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Ukraine: Investors Recognize Potential And Problems

  • Breffni O'Rourke

Prague, 4 March 1998 (RFE/RL) -- Ukraine is at the center of a paradox, namely that international interest in investment there is running hot, while the actual conditions for investors are abysmal.

On the one side of that equation is the enthusiasm being shown for a business seminar taking place this week (March 5 and 6) in the Austrian capital Vienna. Organizers of the conference, called "key operating and investment issues in the Ukraine," say there is a high level of interest among senior representatives of multinational companies.

According to conference organizer William Crisp some 60 executives are paying the substantial participants' fees from industries which include food processing, agricultural chemicals, electronics and computing, telecommunications, banking, health care and other industries.

They will hear speakers who have first-hand knowledge of what it's like to do business in the Ukraine, one of the least transformed of the former European communist countries. Among the speakers are managers from big players like Coca Cola, IBM and Ericsson.

The seminar, which is run by the influential British magazine the Economist, in association with Kyiv's VABank, comes at a bleak time when the Ukraine economy is still contracting and uncertainty is peaking because of this month's parliamentary elections (on March 29). The left, which opposes further reform and is already the biggest grouping in the parliament, is expected to emerge stronger from the election. The economy continued to shrink by some three percent or more last year, privatization has lost its momentum, corruption remains omnipresent and foreign investment is generally low. The population is tired and discouraged, and is owed thousands of millions of dollars in back wages and pensions.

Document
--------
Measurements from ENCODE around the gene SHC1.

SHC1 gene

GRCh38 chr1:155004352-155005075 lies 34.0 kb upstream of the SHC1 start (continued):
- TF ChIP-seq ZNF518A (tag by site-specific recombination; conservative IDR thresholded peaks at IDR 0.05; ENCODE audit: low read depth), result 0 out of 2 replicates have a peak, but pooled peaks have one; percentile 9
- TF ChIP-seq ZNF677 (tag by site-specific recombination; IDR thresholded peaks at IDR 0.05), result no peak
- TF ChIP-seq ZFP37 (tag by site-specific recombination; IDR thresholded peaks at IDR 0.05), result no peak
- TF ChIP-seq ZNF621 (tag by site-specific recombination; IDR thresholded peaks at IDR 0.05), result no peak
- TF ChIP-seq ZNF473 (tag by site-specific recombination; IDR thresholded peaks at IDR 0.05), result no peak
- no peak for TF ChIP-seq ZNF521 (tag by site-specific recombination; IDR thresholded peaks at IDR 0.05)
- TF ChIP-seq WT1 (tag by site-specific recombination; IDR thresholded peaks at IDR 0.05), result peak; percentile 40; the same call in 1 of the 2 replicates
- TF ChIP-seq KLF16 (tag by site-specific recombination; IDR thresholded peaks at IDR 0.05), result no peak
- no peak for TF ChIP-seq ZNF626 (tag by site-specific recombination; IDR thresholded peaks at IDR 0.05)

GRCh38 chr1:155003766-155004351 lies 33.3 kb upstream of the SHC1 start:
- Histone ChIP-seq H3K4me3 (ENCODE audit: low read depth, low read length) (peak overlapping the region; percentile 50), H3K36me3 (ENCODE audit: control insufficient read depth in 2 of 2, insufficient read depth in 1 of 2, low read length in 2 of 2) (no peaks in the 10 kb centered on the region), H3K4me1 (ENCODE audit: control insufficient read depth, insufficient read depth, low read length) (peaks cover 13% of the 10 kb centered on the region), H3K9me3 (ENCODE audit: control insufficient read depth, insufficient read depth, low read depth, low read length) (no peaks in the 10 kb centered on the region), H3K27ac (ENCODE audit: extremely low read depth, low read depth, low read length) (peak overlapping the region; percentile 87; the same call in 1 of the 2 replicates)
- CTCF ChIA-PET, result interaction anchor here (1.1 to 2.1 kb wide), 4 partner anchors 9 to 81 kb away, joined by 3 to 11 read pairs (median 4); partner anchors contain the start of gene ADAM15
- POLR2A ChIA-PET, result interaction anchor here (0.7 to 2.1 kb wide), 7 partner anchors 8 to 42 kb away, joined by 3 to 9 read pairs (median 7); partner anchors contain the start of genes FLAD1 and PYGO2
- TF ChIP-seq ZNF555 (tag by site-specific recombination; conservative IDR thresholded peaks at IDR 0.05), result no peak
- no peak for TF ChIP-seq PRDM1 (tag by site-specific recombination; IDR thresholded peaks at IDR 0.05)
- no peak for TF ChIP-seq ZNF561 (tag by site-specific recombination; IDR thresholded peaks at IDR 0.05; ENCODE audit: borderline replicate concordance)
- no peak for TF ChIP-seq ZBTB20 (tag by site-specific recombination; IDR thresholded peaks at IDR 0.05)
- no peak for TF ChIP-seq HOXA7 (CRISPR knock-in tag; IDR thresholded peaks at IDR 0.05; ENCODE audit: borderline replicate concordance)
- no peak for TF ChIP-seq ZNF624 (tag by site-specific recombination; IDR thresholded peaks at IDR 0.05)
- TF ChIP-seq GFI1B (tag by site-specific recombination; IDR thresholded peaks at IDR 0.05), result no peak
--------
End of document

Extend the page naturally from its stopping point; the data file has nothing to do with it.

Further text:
Despite everything, not all investors' views are pessimistic. For instance a key Bank of Austria subsidiary (Creditanstalt) recently told RFE/RL that it is going into Ukraine this year convinced that it can make a profit.

However Robert Gale, Global Business chief for East Europe of the Austrian-based agricultural chemicals company Dow Elanco, says he has a daunting message to deliver to the Vienna seminar. He says that as far as agriculture goes, Ukraine is now in a very poor state, with production having generally fallen by about 50 percent compared with 1988.

He says that in his estimation, no marked improvement can be expected in the near to medium term, largely because of the country's political situation. Gale says this grim outlook prevails despite the great effort the United States has been making to get the Ukraine authorities to improve conditions for the operation of private companies.

In his remarks to RFE/RL, Gale acknowledged that wide Western investment interest exists.

And recalling that Ukraine was once the breadbasket of Europe, and still has very good soils, he says the potential is huge. Ukraine could regain its place as the breadbasket -- if there is the will on the part of the government to embrace free market principles. Gale says that while President Leonid Kuchma talks about wanting to create a free market economy, the actions of his ministers, particularly those ones dealing with agriculture, indicate that the practice is completely the opposite. And he says that in his estimation the business atmosphere has further worsened this year. He points out that the agro-industry is carrying a huge debt burden, and that it is "extremely difficult" to do business in Ukraine without first extending new credit, which many companies are reluctant to do. Under these conditions, Gale points out the advantage of appointing Ukrainians to handle local business, as they know how to get things done in this situation.

Summing up, Gale says that his experience is that Ukraine is now by far the most difficult country in East Europe or the CIS in which to do business -- much worse than Russia and worse even than Belarus.

So what are the conclusions which can be drawn from all this? They are that international money is waiting eagerly to flow into Ukraine -- if the government there is willing to or capable of creating the right conditions. Without those conditions, however, investment is likely to remain modest at best.